What Conditions AIS Helps

Under the skilled guidance of a trained practitioner, AIS is effective in alleviating the symptoms of numerous physical disorders:

  • Arthritis
  • Tendonitis
  • Headaches
  • Muscular injuries
  • Ligament injuries
  • Frozen Shoulder
  • Neck pain
  • Low-back pain
  • Nerve and muscular impingement syndromes
  • Scoliosis
  • Fibromyalgia
  • Multiple Sclerosis
  • Parkinson’s Disease
  • Plantar Fasciitis
  • Heel spurs
  • Poor circulation
  • Edema
  • Pre- and post-surgical conditions
  • Carpal Tunnel Syndrome
  • Thoracic Outlet Syndrome
  • Bulging and herniated discs
  • Balance problems

About MLT

In August 2012 MLT developer Arik Gohl turned his Tacoma, WA practice over to Joshua Morton so that Gohl could relocate to set up a clinic in Mexico. Good friend, mentor to, and student of Gohl, Joshua welcomes all of Arik’s clients and looks forward to continuing the excellent care they are accustomed to. Here is the story of MLT adapted from Arik’s site, mltsite.com.

In 2004 Arik Gohl, a medical massage therapist in Tacoma, Washington, was searching for a more effective and less physically demanding way to treat his patients. Having suffered a repetitive stress injury due to overuse, he knew there had to be a better and more potent way to treat musculoskeletal injuries that is not so hard on the therapist. Conferring with a close friend, a Doctor of Chiropractic, Arik wanted to know if there were any therapist-friendly modalities from the chiropractic world that he could use that were within his scope of practice. The technique he learned was the Logan Basic Technique, which involves applying gentle pressure to a low back structure called the sacrotuberous ligament and is widely used today for quickly reducing muscle spasm in the muscles of the back.

Seeing the effectiveness of this technique, Arik inquired as to whether other ligaments of the body could reproduce a similar effect with different muscles; when he learned that the matter had not yet been explored, Arik began his own research. He discovered that many of the ligaments in the body could be gently coaxed into greatly reducing muscle spasm and tension very quickly with long-lasting results.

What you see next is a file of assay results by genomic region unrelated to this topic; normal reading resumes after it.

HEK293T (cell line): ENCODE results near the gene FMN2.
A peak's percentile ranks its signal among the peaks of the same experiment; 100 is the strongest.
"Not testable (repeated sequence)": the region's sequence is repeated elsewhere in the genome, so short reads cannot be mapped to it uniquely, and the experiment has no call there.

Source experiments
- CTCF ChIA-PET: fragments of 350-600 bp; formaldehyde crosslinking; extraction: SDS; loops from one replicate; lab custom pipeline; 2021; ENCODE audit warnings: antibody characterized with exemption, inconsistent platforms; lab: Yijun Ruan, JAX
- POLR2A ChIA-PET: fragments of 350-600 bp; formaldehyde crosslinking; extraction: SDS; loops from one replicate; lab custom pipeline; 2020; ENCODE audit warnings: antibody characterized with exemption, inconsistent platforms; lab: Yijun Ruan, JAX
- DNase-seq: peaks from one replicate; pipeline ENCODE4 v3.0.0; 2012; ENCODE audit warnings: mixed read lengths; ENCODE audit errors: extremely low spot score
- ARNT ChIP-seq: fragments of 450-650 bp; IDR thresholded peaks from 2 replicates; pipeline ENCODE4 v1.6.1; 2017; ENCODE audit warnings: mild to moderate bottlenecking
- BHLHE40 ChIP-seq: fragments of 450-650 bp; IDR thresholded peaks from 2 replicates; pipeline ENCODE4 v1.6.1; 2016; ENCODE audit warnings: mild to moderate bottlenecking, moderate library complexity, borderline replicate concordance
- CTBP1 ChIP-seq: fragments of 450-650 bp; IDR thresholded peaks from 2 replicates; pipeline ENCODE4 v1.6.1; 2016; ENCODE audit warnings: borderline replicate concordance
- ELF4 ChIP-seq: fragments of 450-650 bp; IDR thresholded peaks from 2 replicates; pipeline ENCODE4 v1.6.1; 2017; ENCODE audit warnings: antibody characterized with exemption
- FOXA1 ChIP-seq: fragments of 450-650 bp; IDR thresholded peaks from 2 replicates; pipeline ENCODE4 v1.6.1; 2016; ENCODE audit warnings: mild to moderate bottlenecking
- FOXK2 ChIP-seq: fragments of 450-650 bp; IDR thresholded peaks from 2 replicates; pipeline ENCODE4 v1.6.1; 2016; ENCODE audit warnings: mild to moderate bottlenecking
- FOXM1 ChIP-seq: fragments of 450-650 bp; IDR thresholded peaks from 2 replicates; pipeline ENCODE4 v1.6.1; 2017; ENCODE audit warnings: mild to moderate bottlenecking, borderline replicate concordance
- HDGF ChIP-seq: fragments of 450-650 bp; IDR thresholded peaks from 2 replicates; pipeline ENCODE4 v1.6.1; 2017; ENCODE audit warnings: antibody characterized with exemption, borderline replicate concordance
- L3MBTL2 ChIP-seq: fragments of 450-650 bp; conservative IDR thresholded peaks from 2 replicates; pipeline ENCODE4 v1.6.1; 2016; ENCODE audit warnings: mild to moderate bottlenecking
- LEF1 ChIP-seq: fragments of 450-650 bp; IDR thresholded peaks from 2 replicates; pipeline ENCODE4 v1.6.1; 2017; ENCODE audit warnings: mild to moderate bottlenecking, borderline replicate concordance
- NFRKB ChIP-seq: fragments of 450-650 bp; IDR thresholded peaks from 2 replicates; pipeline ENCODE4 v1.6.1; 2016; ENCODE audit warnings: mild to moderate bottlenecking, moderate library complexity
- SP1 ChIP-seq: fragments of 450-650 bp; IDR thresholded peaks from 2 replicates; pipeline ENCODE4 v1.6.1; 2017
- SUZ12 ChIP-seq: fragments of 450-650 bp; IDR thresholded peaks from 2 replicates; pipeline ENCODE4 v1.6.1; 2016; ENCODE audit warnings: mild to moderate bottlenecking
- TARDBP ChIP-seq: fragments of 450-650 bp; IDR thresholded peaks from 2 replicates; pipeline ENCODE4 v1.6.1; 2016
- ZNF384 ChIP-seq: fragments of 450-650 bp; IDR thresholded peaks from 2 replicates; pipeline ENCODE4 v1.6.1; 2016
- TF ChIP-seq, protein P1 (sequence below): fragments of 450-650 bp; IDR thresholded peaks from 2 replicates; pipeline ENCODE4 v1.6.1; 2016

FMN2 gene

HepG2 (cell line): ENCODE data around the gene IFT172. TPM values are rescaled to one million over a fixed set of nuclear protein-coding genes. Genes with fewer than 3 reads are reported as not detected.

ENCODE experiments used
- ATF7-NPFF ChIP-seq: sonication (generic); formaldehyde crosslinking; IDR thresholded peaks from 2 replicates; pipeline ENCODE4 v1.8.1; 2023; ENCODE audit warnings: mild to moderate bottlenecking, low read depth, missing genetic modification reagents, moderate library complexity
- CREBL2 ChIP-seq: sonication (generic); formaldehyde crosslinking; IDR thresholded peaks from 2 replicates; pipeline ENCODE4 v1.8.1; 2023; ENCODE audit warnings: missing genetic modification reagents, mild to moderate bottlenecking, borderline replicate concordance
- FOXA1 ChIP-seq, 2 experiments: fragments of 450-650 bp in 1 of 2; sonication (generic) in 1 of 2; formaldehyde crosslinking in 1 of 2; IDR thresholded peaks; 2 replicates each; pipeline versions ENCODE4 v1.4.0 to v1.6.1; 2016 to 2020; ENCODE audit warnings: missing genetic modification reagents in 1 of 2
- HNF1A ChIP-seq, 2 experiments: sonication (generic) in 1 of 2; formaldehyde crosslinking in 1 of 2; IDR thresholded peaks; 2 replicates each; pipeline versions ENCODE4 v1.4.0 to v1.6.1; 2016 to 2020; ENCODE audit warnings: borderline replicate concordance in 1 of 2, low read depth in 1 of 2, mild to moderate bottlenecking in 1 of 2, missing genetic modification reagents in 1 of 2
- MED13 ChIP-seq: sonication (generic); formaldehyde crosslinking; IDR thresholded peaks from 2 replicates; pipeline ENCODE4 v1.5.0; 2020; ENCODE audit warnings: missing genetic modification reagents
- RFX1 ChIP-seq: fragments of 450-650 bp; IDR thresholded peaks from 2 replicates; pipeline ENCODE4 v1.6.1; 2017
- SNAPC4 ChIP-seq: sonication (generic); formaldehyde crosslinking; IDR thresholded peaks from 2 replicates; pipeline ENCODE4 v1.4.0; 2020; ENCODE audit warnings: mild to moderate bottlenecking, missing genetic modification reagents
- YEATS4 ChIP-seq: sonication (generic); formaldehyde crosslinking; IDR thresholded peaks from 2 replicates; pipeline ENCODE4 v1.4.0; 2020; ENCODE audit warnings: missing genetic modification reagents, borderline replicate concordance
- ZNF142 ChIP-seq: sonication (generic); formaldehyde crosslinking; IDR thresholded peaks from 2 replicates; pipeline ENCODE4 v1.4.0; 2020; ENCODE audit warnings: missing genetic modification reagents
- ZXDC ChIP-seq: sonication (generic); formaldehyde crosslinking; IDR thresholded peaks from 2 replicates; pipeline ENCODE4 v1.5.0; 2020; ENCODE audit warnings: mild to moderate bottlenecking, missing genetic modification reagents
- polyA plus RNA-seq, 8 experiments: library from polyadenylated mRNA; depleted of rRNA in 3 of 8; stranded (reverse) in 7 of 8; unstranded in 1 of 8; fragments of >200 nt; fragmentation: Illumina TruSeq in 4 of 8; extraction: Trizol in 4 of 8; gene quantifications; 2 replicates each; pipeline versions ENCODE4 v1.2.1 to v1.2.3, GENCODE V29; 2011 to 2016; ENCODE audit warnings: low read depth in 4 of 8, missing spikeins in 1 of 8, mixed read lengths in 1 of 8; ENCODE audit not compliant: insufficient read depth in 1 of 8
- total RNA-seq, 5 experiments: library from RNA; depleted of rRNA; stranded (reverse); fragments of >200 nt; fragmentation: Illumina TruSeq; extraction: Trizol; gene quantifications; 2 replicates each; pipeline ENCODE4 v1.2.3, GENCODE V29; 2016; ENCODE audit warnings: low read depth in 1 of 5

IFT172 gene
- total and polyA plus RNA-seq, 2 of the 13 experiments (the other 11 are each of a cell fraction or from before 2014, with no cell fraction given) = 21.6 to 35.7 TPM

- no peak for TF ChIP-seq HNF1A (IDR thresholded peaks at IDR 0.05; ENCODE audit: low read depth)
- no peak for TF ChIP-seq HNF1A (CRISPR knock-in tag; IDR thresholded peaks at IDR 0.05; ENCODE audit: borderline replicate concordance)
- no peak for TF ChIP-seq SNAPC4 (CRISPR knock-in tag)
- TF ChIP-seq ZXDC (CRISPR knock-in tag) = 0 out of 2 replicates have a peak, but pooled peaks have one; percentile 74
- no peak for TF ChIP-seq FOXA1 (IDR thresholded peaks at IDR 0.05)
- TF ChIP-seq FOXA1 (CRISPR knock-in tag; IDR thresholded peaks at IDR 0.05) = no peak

With the excellent results he was achieving with his patients, Arik knew he was making a vital discovery, but needed to understand better why these results were occurring. After consulting with physicians and clinicians, he began studying the extensive PubMed database and found high-level research articles showing that ligaments played a very large role in giving the brain information on how to keep the body in balance. He found that even slight injury to ligaments could induce significant dysfunction within joint and muscle structures.

Within three months, Arik arranged a one-on-one meeting with world-renowned researcher Dr. Moshe Solomonow, PhD., at the University of Colorado, Denver. Having studied many of the articles written by Dr. Solomonow, all of which supported the active role that ligaments play in regulating neuromuscular control, Arik felt it was vital to gain the support of someone so highly respected in the research world. After meeting with Dr. Solomonow, it was obvious that Arik was onto something very unique and uncharted. Leaving Denver with Dr. Solomonow’s support and respect, Arik delved into his destiny of developing and teaching his new therapy, Manual Ligament Therapy.

Many years later and with over 10,000 hours of research and development, MLT is a tried and proven modality that effectively treats most musculoskeletal injuries quickly, easily, and with relatively effort on the clinician’s part. Manual Ligament Therapy is now used by clinician’s of all backgrounds and is in the process of nationwide and international exposure.